Within a few days I added fins and was even enjoying having some gentle waves break over me as I snorkeled. I’ve never looked back!

DolphinDiva – Nov 20, 2015 – Wear Your Snorkel Around the House or Boat!

I learned this from a captain on a liveaboard boat in Bimini who teaches people who have never snorkeled to be at ease with it from day one, and then they go on to snorkel every day. It’s not at all about holding your breath, it’s about learning and trusting that you CAN breathe, fully and deeply, through your snorkel.

After personally fitting everyone’s masks and snorkels, he had the anxious people wear their snorkels as frequently as they could as they were going about their day OUTSIDE of the water. It might look silly, but it works. Because once the mind and body get it that “Wow, I can breathe in and out perfectly fine through this snorkel” while you do menial tasks in a relaxed state on land, then you can start practicing putting your face in the water. Then your mind and body will get it that you can breathe fine through the snorkel the same way you had been breathing fine through it on land.

Good luck!

Karen – Nov 23, 2015 – Float

I just returned from Cozumel and we have some family that is also scared. We saw a few individuals on rafts with someone walking beside them, holding them. This meant that basically their heads were underwater, but they could adjust how much of the rest of their body was. Some were on the raft sideways and some had only slightly inflated rafts. I believe this could be very helpful.

Snorkeling Fish – Nov 29, 2015 – How I Conquered My Fear

I was always scared of deep water, especially with some chop, so I was the last person to get off the snorkel boat my first time. I asked how deep the water was and almost backed out when he answered ‘about 40 feet here’.

He understood and told me to immediately float face down, breathe, and use my fins only (no arm strokes) and head straight to the shallow water at the shore. I was scared silly at first, breathing shallow fast breaths, but reached the shallow water and snorkeled parallel to the shoreline until I was comfortable enough that I really could breathe. I’ve been a Snorkeling Fish ever since.

My husband needed two additional items: (1) a large snorkel with a wider than normal tube to take in more air with every breath and (2) a self-inflatable snorkel vest or jacket for additional buoyancy because he is very thin.

Good luck! Keep trying – it is so worth it!

Ozma – Jun 4, 2019 – I Want to Snorkel – But I’m Afraid to: Suggestions

First panic attack: I snorkeled out from the shore. Then I turned around and panicked – the shore looked a mile away, and I’m not a very strong swimmer, and thought “I could drown”. That panic is still with me a bit. But I have some things that have helped.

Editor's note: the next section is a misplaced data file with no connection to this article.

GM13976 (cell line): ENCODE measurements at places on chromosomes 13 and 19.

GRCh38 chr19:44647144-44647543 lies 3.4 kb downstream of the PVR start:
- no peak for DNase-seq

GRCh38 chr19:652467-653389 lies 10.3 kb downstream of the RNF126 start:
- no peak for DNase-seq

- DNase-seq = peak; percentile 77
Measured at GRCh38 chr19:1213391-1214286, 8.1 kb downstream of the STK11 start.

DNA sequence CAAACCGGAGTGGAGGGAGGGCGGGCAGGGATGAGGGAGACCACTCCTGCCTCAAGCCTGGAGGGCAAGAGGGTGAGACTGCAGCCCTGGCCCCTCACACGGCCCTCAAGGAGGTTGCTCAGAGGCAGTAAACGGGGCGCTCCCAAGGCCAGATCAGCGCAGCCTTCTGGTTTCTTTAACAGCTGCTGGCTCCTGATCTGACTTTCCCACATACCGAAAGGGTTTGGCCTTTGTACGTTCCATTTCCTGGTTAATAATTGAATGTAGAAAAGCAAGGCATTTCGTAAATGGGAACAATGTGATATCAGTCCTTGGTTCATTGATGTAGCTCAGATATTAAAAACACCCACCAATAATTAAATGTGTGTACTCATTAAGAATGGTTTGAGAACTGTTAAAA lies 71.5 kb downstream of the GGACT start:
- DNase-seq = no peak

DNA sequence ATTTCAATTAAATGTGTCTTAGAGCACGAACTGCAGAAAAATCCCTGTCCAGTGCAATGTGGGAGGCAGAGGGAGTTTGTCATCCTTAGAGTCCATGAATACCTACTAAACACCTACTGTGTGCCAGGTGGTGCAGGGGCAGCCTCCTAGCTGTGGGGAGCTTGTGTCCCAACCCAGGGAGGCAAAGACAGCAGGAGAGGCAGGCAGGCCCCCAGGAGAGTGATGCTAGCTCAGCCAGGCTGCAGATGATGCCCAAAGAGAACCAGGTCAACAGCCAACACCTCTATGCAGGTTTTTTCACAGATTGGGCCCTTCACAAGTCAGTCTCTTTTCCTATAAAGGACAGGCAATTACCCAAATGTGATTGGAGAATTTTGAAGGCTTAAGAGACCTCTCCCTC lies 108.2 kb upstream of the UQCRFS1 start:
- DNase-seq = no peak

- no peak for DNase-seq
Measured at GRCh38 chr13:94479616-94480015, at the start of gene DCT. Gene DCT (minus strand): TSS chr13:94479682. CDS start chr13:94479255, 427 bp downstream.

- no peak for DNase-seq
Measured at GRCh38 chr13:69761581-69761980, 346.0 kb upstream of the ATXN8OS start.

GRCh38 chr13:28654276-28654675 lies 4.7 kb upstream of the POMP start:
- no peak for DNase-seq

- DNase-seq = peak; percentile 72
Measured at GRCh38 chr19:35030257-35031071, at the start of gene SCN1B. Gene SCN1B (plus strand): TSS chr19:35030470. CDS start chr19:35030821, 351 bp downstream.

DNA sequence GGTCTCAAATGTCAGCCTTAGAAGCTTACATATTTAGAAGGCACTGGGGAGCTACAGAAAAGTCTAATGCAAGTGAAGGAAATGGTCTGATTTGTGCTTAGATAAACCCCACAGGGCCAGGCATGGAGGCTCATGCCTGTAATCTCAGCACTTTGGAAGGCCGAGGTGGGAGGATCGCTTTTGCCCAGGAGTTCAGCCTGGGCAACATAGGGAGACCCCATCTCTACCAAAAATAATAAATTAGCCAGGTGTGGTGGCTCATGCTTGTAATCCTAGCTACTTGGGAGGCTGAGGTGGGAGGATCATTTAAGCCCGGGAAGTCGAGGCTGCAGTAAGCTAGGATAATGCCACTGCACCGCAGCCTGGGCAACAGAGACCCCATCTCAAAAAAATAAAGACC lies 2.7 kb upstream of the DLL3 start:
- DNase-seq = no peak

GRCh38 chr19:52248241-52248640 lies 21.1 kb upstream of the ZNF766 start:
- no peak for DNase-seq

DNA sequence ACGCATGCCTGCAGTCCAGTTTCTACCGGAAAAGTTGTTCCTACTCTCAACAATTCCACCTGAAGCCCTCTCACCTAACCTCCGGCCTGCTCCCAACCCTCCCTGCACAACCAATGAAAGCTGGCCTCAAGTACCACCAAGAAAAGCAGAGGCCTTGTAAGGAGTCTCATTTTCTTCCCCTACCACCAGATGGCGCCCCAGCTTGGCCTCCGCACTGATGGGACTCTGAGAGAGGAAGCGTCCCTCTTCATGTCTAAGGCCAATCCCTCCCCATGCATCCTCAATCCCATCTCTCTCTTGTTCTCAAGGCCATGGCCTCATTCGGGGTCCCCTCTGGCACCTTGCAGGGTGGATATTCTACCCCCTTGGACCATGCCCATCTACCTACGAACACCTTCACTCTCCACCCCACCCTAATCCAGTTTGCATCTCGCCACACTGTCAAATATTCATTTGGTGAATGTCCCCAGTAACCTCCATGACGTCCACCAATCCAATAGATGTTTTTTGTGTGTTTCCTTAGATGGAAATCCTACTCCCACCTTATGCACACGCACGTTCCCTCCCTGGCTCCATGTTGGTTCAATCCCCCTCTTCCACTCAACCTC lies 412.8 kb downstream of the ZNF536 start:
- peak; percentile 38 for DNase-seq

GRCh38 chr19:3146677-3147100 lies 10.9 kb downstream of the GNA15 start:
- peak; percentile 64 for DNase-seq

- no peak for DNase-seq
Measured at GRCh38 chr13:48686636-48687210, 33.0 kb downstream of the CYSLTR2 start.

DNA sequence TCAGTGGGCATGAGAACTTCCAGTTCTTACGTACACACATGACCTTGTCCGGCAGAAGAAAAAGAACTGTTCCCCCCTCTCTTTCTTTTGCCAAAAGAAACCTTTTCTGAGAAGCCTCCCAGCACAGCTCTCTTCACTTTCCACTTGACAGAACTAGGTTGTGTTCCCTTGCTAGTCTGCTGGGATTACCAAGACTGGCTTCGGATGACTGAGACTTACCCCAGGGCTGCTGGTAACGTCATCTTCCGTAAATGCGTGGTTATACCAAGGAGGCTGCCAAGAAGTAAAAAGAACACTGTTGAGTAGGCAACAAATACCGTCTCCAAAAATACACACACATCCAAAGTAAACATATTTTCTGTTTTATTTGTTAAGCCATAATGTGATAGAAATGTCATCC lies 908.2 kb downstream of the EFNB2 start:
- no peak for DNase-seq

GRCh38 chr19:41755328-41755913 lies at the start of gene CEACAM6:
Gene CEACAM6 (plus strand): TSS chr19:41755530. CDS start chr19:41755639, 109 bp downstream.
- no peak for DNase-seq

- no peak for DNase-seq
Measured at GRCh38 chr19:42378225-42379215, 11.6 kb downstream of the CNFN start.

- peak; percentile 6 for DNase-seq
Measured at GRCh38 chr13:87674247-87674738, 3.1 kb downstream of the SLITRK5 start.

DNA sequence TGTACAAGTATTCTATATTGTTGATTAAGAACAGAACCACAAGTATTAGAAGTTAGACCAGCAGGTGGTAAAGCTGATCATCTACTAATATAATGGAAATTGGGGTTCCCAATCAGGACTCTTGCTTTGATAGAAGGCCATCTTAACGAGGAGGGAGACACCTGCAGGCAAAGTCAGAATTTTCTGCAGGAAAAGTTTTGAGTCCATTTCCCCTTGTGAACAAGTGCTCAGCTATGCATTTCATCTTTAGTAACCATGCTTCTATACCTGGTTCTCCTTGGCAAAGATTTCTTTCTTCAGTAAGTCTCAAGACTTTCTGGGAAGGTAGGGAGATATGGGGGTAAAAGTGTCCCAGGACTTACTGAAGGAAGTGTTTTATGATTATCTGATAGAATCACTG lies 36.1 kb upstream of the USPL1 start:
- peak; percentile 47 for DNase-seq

1. I bought something I’d been given on a trip to the Galapagos: a self inflatable snorkel vest. It can be inflated just enough to help you float, but not interfere with being face down. The amount of air you put in can be released or increased. It’s bright, so I know people can see me. It’s a good security blanket.

2. I don’t go in alone, ever. I want someone with me so we can look out for each other. Going out alone is foolish at best. But I never go out with my kids, because I’m afraid something will happen to them, and the enjoyment disappears.

3. It is my opinion that you should avoid full face snorkel masks.

Worried Snorkeler – Aug 26, 2019 – Overcoming Fear of Snorkeling

I was never a confident swimmer, but also not afraid of the water. As a child I had experienced a near drowning incident that was buried deep within my psyche. Later as an adult, I happily snorkeled in Hawaii and the Caribbean, trusting that even as a weak swimmer, I was always going to float with snorkeling equipment.

Then, I found myself chasing a fish off the shore of Maui, when suddenly my mask began taking on water. As I treaded water, I realized I was far from the shore, maybe 1/2km. I began to panic, my heart racing. I began swimming toward the beach.

Around 400m from the beach, I encountered another snorkeler around 50m closer to the beach than I was, and asked him if the water was standing depth. His response: ‘no, it’s pretty deep’! He asked if I needed help, and I accepted, and he and I swam back to the shore. I benefited from my ability to calm myself down, and his presence was reassuring even if he could have done little to save me if I had a full on panic attack.

Since then, I’ve always had an irrational worry that water will enter my mask. I know that if it does, all I have to do is tread water and empty it, but still, it’s that worry that panic may set in. I now have children and am careful not to put the fear into them. When I snorkel with them, I always use a life vest. I’m still working slowly to overcome my fear, but I do snorkel and love it.